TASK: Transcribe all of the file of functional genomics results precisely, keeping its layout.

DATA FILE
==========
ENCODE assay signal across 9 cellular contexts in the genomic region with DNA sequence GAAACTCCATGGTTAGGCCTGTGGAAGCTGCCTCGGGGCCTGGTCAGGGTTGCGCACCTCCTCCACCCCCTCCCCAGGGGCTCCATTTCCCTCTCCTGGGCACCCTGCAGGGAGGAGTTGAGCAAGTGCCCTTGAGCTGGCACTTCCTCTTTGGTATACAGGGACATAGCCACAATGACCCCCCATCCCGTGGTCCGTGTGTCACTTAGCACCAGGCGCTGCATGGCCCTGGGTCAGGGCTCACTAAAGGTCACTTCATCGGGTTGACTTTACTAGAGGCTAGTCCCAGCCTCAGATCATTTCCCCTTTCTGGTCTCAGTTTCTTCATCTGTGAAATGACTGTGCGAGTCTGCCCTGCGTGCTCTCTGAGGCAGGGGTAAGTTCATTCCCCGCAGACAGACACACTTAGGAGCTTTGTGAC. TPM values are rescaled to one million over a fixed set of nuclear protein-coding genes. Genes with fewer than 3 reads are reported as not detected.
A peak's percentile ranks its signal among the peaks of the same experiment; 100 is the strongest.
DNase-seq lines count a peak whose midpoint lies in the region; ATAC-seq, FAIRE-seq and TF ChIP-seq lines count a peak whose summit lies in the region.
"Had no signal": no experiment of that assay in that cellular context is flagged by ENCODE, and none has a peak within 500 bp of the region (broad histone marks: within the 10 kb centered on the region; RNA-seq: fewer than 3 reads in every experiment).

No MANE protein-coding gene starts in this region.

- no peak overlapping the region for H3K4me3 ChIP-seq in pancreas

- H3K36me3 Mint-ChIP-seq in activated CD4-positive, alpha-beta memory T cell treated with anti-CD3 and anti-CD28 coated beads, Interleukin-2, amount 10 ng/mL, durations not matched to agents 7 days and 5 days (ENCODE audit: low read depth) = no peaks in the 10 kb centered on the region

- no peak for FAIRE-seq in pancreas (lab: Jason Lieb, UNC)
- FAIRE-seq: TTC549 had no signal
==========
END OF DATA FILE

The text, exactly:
ENCODE assay signal across 9 cellular contexts in the genomic region with DNA sequence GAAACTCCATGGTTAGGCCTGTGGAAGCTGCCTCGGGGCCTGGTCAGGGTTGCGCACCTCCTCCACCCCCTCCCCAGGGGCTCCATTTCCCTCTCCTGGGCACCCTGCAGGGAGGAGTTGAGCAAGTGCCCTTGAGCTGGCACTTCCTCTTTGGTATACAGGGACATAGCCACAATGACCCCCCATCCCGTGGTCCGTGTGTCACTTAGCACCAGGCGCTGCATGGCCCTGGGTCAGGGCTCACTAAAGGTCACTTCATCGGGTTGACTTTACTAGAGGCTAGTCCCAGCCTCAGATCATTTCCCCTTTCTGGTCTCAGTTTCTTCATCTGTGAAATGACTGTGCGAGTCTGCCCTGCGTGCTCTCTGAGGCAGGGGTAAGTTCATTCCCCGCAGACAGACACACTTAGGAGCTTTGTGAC. TPM values are rescaled to one million over a fixed set of nuclear protein-coding genes. Genes with fewer than 3 reads are reported as not detected.
A peak's percentile ranks its signal among the peaks of the same experiment; 100 is the strongest.
DNase-seq lines count a peak whose midpoint lies in the region; ATAC-seq, FAIRE-seq and TF ChIP-seq lines count a peak whose summit lies in the region.
"Had no signal": no experiment of that assay in that cellular context is flagged by ENCODE, and none has a peak within 500 bp of the region (broad histone marks: within the 10 kb centered on the region; RNA-seq: fewer than 3 reads in every experiment).

No MANE protein-coding gene starts in this region.

- no peak overlapping the region for H3K4me3 ChIP-seq in pancreas

- H3K36me3 Mint-ChIP-seq in activated CD4-positive, alpha-beta memory T cell treated with anti-CD3 and anti-CD28 coated beads, Interleukin-2, amount 10 ng/mL, durations not matched to agents 7 days and 5 days (ENCODE audit: low read depth) = no peaks in the 10 kb centered on the region

- no peak for FAIRE-seq in pancreas (lab: Jason Lieb, UNC)
- FAIRE-seq: TTC549 had no signal